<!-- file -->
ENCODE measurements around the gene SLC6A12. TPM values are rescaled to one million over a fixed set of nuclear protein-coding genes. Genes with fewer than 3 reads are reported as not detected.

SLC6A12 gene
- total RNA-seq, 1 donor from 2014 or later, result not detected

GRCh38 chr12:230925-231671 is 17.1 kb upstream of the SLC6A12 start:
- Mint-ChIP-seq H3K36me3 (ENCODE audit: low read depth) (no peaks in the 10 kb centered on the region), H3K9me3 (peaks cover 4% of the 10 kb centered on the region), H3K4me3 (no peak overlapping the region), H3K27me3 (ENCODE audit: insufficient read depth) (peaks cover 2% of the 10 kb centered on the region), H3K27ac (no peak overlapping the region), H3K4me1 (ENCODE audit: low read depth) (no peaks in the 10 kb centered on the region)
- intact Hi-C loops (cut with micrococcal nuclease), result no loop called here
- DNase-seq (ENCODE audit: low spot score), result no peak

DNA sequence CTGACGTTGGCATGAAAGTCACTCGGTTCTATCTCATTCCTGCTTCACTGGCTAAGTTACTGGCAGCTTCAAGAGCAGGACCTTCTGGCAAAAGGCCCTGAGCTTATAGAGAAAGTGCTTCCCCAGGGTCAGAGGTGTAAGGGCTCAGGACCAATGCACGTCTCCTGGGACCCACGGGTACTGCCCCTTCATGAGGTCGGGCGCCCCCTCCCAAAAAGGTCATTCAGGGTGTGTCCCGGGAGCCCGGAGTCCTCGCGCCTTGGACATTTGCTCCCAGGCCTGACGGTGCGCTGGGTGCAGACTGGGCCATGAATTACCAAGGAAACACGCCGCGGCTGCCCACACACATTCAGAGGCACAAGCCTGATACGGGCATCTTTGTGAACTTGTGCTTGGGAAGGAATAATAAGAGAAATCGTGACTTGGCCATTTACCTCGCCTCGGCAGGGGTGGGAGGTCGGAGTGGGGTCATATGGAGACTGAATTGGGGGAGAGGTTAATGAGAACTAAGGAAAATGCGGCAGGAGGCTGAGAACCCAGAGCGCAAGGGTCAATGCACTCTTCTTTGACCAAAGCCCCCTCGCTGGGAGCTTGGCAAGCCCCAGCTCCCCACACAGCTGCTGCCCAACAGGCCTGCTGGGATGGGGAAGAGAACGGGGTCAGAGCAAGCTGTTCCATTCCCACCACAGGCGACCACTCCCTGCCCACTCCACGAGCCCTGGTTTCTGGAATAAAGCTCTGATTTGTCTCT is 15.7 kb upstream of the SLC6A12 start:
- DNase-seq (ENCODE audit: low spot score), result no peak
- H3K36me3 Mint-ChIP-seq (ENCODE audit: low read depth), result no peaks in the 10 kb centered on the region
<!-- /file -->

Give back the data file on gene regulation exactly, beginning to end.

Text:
ENCODE measurements around the gene SLC6A12. TPM values are rescaled to one million over a fixed set of nuclear protein-coding genes. Genes with fewer than 3 reads are reported as not detected.

SLC6A12 gene
- total RNA-seq, 1 donor from 2014 or later, result not detected

GRCh38 chr12:230925-231671 is 17.1 kb upstream of the SLC6A12 start:
- Mint-ChIP-seq H3K36me3 (ENCODE audit: low read depth) (no peaks in the 10 kb centered on the region), H3K9me3 (peaks cover 4% of the 10 kb centered on the region), H3K4me3 (no peak overlapping the region), H3K27me3 (ENCODE audit: insufficient read depth) (peaks cover 2% of the 10 kb centered on the region), H3K27ac (no peak overlapping the region), H3K4me1 (ENCODE audit: low read depth) (no peaks in the 10 kb centered on the region)
- intact Hi-C loops (cut with micrococcal nuclease), result no loop called here
- DNase-seq (ENCODE audit: low spot score), result no peak

DNA sequence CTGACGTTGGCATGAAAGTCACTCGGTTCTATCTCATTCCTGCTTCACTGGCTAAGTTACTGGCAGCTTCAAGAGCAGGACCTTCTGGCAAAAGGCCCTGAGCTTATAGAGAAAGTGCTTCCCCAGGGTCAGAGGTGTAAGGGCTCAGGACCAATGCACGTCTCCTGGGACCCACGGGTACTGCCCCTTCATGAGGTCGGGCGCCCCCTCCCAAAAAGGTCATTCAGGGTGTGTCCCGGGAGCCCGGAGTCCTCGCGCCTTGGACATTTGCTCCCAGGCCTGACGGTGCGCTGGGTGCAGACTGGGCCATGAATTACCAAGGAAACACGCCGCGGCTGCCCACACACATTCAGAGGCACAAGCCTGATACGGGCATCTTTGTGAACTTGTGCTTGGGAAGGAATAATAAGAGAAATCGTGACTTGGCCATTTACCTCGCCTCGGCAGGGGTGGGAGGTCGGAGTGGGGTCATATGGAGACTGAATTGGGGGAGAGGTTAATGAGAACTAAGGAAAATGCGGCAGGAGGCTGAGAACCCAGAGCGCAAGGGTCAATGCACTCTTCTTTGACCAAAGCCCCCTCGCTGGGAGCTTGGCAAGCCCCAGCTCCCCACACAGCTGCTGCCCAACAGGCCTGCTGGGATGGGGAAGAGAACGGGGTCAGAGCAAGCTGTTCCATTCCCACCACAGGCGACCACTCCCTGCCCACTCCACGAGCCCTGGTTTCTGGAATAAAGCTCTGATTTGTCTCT is 15.7 kb upstream of the SLC6A12 start:
- DNase-seq (ENCODE audit: low spot score), result no peak
- H3K36me3 Mint-ChIP-seq (ENCODE audit: low read depth), result no peaks in the 10 kb centered on the region